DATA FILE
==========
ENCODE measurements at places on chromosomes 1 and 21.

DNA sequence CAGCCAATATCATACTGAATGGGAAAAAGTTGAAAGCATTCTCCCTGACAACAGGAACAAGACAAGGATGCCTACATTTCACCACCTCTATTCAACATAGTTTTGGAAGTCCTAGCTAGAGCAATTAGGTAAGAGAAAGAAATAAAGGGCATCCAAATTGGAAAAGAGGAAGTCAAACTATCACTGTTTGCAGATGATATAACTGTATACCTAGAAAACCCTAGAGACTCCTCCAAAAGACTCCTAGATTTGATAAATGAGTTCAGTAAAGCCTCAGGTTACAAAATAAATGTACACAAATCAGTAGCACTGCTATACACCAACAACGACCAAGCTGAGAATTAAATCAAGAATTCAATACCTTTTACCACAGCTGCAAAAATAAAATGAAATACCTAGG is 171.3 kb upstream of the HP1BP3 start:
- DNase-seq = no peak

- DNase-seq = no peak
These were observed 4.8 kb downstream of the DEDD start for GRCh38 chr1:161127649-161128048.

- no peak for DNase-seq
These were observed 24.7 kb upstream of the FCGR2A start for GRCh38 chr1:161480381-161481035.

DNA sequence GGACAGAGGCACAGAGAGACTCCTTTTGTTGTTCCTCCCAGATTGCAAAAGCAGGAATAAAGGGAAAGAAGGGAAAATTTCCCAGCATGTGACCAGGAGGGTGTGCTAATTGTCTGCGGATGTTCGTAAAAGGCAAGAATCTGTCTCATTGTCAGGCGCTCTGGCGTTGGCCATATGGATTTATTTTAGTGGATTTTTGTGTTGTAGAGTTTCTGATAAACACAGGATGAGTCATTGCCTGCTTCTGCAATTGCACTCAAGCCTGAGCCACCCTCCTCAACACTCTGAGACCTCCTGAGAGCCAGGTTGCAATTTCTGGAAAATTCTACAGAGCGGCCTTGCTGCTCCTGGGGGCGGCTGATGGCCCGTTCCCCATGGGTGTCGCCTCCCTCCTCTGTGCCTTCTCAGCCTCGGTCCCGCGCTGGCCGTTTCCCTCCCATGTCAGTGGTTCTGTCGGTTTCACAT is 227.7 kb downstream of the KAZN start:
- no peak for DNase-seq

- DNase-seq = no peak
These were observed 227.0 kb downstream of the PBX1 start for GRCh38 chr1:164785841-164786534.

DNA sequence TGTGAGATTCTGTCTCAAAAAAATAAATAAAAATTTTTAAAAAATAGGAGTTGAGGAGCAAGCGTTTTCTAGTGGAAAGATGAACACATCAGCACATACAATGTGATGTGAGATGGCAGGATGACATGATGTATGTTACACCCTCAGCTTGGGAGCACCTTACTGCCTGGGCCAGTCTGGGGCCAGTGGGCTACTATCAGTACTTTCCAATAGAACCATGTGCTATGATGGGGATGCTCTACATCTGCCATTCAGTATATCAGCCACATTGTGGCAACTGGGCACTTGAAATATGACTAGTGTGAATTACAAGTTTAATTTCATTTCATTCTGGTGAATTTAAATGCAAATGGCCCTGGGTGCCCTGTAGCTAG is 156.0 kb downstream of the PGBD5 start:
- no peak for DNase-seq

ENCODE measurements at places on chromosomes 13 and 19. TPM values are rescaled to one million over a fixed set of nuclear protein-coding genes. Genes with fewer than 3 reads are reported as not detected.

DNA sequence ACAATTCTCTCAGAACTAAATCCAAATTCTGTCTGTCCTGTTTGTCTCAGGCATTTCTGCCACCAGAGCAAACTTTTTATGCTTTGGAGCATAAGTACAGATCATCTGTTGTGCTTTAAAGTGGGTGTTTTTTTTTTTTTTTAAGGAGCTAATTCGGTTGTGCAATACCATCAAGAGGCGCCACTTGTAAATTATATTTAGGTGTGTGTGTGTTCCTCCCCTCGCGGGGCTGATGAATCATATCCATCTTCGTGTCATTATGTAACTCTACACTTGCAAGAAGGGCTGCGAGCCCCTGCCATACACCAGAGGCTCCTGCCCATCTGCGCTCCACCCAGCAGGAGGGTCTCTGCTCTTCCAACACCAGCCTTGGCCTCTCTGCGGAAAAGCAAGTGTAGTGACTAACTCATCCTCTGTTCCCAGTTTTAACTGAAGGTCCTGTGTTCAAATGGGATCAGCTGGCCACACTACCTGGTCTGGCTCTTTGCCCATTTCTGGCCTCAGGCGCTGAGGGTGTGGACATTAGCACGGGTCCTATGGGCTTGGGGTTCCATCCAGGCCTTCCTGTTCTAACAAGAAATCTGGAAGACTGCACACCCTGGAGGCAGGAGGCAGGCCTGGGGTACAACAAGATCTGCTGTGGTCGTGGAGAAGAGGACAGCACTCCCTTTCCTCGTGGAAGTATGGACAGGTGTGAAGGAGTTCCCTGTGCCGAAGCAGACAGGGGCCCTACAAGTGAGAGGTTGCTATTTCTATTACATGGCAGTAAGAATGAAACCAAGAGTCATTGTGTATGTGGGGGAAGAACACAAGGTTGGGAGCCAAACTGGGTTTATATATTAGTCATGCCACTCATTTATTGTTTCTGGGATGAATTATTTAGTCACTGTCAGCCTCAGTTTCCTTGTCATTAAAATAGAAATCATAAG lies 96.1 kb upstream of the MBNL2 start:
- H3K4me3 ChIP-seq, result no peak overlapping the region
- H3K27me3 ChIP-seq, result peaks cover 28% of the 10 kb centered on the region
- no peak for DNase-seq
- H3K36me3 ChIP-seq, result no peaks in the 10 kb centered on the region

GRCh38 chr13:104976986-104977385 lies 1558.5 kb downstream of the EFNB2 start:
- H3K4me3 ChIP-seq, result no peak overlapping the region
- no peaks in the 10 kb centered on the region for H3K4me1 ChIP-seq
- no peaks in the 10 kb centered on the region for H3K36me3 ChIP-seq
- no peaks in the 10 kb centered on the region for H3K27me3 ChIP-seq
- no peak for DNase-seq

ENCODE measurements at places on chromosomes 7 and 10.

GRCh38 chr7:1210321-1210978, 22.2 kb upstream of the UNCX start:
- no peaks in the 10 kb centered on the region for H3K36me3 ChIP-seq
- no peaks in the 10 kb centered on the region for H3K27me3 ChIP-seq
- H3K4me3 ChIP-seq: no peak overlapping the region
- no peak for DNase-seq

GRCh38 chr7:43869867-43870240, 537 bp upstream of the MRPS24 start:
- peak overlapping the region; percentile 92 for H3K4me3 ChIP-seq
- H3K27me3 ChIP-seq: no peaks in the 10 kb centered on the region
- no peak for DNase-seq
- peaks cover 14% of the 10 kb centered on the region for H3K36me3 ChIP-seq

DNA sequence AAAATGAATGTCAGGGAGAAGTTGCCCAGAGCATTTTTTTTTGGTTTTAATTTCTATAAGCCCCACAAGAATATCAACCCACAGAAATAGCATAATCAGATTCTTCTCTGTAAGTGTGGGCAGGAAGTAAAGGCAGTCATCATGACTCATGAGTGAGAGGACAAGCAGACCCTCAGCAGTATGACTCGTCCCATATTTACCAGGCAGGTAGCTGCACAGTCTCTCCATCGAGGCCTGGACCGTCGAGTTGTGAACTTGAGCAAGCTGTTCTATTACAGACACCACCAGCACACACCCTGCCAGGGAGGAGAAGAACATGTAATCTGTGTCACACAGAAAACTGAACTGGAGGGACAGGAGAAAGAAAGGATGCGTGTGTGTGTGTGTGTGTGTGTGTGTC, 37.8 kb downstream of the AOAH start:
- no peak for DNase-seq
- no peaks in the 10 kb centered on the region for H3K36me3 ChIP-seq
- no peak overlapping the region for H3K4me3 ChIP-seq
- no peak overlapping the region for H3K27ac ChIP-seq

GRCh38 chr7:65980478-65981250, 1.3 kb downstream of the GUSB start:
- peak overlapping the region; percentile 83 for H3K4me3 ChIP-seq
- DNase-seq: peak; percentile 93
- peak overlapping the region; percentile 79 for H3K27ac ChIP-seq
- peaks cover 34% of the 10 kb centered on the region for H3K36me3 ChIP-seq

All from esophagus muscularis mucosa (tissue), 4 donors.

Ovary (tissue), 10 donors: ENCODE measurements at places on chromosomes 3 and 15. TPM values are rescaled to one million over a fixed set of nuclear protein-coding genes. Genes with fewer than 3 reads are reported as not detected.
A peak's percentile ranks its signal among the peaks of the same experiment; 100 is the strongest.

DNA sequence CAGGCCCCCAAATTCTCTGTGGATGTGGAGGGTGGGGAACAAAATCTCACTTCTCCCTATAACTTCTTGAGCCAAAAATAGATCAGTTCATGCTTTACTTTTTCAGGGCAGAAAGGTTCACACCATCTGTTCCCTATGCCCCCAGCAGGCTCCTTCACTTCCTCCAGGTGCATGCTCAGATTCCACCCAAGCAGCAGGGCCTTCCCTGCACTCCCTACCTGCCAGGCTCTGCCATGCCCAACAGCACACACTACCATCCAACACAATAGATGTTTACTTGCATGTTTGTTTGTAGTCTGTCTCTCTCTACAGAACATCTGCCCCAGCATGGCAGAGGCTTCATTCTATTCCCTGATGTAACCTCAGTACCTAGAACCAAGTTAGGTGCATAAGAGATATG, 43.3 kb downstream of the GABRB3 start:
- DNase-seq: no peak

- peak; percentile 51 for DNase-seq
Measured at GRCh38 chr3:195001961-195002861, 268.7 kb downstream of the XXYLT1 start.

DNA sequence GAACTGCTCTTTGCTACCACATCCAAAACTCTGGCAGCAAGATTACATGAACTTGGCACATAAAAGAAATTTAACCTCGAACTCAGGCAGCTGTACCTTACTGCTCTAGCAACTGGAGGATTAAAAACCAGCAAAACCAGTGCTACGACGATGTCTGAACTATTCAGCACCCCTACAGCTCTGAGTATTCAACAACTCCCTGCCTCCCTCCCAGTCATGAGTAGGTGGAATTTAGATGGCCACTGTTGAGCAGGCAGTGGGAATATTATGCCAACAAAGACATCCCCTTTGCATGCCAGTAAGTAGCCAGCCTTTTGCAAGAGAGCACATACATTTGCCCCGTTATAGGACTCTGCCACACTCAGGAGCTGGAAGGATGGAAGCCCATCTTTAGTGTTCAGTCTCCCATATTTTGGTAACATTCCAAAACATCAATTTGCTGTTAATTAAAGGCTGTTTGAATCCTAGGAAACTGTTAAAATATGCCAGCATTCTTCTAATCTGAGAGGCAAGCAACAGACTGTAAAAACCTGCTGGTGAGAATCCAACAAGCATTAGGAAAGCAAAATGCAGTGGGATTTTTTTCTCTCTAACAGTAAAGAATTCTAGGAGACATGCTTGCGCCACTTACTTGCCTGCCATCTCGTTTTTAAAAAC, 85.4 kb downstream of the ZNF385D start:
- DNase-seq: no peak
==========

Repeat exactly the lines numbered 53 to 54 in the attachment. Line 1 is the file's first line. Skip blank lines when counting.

Measured at GRCh38 chr3:195001961-195002861, 268.7 kb downstream of the XXYLT1 start.

DNA sequence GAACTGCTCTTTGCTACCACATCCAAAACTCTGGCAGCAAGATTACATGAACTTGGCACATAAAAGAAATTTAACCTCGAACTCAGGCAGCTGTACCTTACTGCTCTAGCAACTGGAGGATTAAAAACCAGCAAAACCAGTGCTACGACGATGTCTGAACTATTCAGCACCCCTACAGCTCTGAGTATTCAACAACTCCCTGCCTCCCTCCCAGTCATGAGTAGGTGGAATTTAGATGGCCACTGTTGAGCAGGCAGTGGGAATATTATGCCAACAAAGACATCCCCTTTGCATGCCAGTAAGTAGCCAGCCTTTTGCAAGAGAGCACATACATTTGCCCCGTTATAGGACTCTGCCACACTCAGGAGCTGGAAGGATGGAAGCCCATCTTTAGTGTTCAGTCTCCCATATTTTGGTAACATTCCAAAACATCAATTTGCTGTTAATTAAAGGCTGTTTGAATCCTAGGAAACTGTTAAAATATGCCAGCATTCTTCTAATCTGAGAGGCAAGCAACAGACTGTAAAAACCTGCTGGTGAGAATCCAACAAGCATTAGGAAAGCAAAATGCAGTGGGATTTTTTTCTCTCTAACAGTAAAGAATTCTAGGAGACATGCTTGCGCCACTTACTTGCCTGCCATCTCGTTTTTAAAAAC, 85.4 kb downstream of the ZNF385D start: